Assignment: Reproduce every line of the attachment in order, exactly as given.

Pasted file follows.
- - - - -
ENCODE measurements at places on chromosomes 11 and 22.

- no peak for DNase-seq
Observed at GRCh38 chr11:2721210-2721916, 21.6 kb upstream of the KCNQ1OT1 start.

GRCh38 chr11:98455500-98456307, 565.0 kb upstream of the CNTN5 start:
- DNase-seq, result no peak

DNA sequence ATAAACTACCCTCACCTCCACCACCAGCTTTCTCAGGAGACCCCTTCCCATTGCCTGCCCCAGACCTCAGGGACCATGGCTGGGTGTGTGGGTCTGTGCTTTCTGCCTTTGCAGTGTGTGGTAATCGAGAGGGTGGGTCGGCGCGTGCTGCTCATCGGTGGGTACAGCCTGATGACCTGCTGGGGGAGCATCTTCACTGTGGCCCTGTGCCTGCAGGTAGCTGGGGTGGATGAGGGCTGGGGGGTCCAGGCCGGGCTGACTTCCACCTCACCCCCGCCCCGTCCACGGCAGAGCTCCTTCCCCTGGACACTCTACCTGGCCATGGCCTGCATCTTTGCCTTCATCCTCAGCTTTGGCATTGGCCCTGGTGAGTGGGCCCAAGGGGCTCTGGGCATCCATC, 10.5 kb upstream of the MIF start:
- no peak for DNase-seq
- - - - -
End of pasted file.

ENCODE measurements at places on chromosomes 11 and 22.

- no peak for DNase-seq
Observed at GRCh38 chr11:2721210-2721916, 21.6 kb upstream of the KCNQ1OT1 start.

GRCh38 chr11:98455500-98456307, 565.0 kb upstream of the CNTN5 start:
- DNase-seq, result no peak

DNA sequence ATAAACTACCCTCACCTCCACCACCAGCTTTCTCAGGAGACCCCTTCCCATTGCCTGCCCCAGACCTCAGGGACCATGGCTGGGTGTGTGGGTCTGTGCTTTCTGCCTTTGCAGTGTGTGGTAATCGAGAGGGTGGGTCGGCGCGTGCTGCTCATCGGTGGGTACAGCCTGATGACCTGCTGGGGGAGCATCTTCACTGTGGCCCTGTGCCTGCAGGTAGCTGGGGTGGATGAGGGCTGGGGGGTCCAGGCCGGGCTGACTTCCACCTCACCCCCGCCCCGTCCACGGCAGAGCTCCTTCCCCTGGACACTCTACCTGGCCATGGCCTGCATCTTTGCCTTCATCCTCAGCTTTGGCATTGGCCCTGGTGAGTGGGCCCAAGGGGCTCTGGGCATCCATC, 10.5 kb upstream of the MIF start:
- no peak for DNase-seq